You met with your attorney recently to prepare your will, trust document and durable powers of attorney so you are confident your estate plan is in order. But life insurance, employer-provided retirement plans, individual retirement accounts and annuities are designed to pass at death not by your traditional estate-planning documents, but by a beneficiary designation. Disposing of property this way has benefits. Assets that pass on your death directly to named distributees by means of a beneficiary designation generally are not subject to probate proceedings. But these may be some of your most valuable assets and using a pre-printed form from an insurance company or financial institution may mask the underlying hazards.
If a surviving spouse is named as the beneficiary of the predeceased spouse’s eligible retirement plan, they have the right to roll over the plan to another eligible retirement plan. Or, if the surviving spouse is named as the beneficiary of the predeceased spouse’s IRA, they may treat the IRA as their own IRA. In both situations, distributions can be deferred until the surviving spouse reaches age 70 ½. Such deferral is generally impossible if a trust for the benefit of the surviving spouse is named instead.
If a trust having multiple beneficiaries is named as the beneficiary of a decedent’s interest in a qualified retirement plan or IRA, required minimum distributions (RMDs) will be determined using the life expectancy of the oldest beneficiary. The “separate account” rules, which ordinarily would enable each distributee’s life expectancy to be used to calculate the RMD amounts payable to each beneficiary, are not available in this circumstance.
If your beneficiaries are minors or incapacitated, the designation form may make it impossible or very difficult to designate a trust and may result in the need to appoint a guardian or conservator.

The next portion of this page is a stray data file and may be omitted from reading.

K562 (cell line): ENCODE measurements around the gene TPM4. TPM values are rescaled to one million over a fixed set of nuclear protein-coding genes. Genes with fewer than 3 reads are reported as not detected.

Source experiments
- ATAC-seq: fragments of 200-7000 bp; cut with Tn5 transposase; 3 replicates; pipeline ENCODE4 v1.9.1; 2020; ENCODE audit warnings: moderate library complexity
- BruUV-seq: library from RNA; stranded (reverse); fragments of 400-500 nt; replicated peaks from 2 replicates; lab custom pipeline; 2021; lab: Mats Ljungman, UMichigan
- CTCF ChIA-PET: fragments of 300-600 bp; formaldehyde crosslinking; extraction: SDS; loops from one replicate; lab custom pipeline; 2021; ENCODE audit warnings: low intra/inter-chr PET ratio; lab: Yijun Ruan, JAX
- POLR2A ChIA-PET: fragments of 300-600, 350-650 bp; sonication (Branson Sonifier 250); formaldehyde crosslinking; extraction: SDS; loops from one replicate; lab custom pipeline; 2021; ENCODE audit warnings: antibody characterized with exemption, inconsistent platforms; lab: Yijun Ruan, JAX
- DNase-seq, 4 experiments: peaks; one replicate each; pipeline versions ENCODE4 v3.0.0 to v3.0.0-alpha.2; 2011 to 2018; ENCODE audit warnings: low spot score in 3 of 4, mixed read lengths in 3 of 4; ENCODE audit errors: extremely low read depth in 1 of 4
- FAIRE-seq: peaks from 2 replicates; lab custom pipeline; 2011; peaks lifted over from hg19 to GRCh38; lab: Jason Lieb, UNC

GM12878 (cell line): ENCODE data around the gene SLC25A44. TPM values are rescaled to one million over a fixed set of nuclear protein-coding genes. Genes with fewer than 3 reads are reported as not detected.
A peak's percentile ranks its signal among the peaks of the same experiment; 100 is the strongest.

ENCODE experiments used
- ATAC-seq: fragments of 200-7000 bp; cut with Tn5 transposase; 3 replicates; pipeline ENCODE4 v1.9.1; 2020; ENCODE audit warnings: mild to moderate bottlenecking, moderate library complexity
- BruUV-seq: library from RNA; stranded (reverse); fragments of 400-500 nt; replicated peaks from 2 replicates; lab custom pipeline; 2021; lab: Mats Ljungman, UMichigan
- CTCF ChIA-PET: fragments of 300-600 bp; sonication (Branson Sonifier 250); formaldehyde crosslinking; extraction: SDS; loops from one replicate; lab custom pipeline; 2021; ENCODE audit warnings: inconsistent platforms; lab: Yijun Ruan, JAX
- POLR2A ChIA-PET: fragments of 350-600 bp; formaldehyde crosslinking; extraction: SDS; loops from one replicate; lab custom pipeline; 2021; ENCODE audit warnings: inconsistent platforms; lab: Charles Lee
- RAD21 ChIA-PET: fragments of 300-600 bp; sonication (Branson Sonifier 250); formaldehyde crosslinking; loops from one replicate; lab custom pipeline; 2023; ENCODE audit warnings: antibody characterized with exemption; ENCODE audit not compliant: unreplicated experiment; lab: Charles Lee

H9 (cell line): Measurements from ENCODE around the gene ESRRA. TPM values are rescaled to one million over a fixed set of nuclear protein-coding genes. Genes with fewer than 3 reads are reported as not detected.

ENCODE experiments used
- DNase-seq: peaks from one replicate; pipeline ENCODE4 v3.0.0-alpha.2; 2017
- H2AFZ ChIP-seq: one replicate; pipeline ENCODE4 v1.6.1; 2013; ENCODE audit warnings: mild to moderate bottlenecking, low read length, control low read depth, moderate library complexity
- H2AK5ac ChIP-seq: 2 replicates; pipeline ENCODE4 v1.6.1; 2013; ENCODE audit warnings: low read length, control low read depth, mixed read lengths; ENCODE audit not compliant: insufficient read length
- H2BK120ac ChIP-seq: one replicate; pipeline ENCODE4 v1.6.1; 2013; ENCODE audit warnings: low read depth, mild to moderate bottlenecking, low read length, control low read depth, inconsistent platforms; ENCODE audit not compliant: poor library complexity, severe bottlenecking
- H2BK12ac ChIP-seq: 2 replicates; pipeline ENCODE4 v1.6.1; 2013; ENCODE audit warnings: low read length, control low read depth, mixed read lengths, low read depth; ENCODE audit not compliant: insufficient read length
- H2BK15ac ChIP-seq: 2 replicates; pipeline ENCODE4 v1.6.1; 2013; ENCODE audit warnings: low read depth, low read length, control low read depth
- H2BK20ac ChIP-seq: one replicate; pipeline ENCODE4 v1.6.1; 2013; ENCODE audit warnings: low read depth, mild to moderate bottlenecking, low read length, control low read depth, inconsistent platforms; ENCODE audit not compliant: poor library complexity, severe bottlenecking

The insurance company or financial institution may not understand or be willing to follow a direction to distribute among your then living descendants per stirpes. They may consider it impractical to ascertain the identity of such descendants.
If you name a trust as the beneficiary of your life insurance or retirement plan, the designation form may require you to name the trustee of the trust. This can be a problem if the individual is no longer acting as the trustee of the trust when the beneficiary designation is to be implemented.
So, what is the solution? Whenever it’s possible or required to designate beneficiaries in a manner other than merely reciting the names of individuals, you should provide a designation using clear, unambiguous and precise language. To the extent possible, it should identify both primary and contingent beneficiaries consistent and well-coordinated with your relevant estate-planning documents.
A beneficiary designation form is a weighty estate-planning mechanism, and its completion should be treated with the same degree of care and attention as was given to the preparation of your will and trust instrument. Completion of the beneficiary designation forms should never be left to non-estate-planning professionals, so enlist the assistance of your estate planning attorney before completing beneficiary designation forms. And if your insurance company or financial institution refuses to accept a beneficiary designation form that carries out your strongly desired objectives, perhaps, you should consider moving your business to a different service provider.
Pamela Wheeler, EA